Insights | 12.13.18
Client Complaints? Bank Brokerage Compliance Officers Channel the Maytag Repairman
Industry pundits cite concerns about regulatory compliance, customer complaints and reputation risk as reasons why some financial institutions are backing off of wealth management and client investment services. But new data from Kehrer Bielan indicates that bank compliance officers might be like the Maytag repairman in the vintage TV commercials, brushing off the cobwebs and bemoaning that no one ever calls.
According to Kehrer Bielan’s proprietary database of 201 banks and credit unions covered by its annual benchmarking surveys, financial institutions had only 2.9 formal written client complaints last year for every 10,000 client investment accounts. Bank broker/dealers (B/Ds) and the third-party B/Ds (aka TPMs) that partner with banks and credit unions are required to track any formal written client complaint.
Of course, many clients have multiple accounts with their advisor, so a better measure of the incidence of client complaints is the number of complaints per client household. That complaint rate is only 4.3 complaints per 10,000 client households.
Another measure of the compliance risk in client investment services is the incidence of complaints per advisor. Here, again, the complaint rate is very low — one written complaint per year for every fourth advisor.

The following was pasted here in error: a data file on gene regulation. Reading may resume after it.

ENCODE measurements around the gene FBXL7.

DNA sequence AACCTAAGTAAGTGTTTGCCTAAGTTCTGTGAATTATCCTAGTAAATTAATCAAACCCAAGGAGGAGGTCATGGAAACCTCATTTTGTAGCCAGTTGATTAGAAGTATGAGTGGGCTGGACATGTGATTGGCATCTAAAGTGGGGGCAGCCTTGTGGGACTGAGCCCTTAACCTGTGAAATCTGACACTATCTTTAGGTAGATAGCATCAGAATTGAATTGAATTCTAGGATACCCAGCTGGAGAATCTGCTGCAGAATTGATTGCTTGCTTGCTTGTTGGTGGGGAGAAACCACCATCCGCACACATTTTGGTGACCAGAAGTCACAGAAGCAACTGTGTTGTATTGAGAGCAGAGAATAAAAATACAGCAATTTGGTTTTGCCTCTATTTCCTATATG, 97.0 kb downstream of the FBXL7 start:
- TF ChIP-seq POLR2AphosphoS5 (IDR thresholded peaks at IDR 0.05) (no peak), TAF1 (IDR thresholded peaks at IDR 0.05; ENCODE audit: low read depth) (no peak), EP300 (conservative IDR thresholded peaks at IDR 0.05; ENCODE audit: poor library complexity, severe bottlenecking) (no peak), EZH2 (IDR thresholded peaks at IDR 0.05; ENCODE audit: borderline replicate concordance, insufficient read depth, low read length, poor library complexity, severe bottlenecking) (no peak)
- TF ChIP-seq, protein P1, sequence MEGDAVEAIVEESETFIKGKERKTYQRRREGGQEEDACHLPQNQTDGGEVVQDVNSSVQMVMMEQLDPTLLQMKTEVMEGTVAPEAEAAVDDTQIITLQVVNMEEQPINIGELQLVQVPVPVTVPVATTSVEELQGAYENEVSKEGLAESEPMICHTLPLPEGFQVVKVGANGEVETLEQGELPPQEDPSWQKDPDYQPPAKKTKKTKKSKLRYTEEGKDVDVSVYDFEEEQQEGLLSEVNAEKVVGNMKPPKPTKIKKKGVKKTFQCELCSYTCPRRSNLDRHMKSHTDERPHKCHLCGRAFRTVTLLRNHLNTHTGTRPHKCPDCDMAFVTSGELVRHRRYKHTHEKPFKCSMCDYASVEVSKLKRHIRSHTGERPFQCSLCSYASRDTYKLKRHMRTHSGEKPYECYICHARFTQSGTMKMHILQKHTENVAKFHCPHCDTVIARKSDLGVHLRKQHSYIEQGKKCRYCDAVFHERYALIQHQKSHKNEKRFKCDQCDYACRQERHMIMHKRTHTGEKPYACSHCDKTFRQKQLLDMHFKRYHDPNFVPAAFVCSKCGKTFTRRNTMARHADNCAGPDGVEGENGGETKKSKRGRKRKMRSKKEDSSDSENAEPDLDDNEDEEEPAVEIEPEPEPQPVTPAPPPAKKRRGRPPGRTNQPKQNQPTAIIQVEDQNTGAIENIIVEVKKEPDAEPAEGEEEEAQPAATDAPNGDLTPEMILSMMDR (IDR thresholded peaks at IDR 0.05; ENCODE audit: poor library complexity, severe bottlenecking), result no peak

The client complaint rate in financial institutions is even less significant when one considers that most customer complaints are about administrative gaffes, such as incorrect beneficiary designations, garbled addresses or phone numbers, paperwork delays, etc. Last year, only 43 percent of formal written securities complaints in banks and credit unions were concerned with sales practices. So, cut those complaint rates above in half to assess the risk in offering investment services to a financial institution’s clients. A greater focus on financial profiling and planning, expanded advisor training, employing highly ethical advisors and a culture of compliance are the best ways to ensure that client complaints remain low.
The bottom line: Either the securities compliance skeptics are exaggerating the compliance risk of the business, or advisors, compliance professionals and firms are doing a great job of keeping the business clean.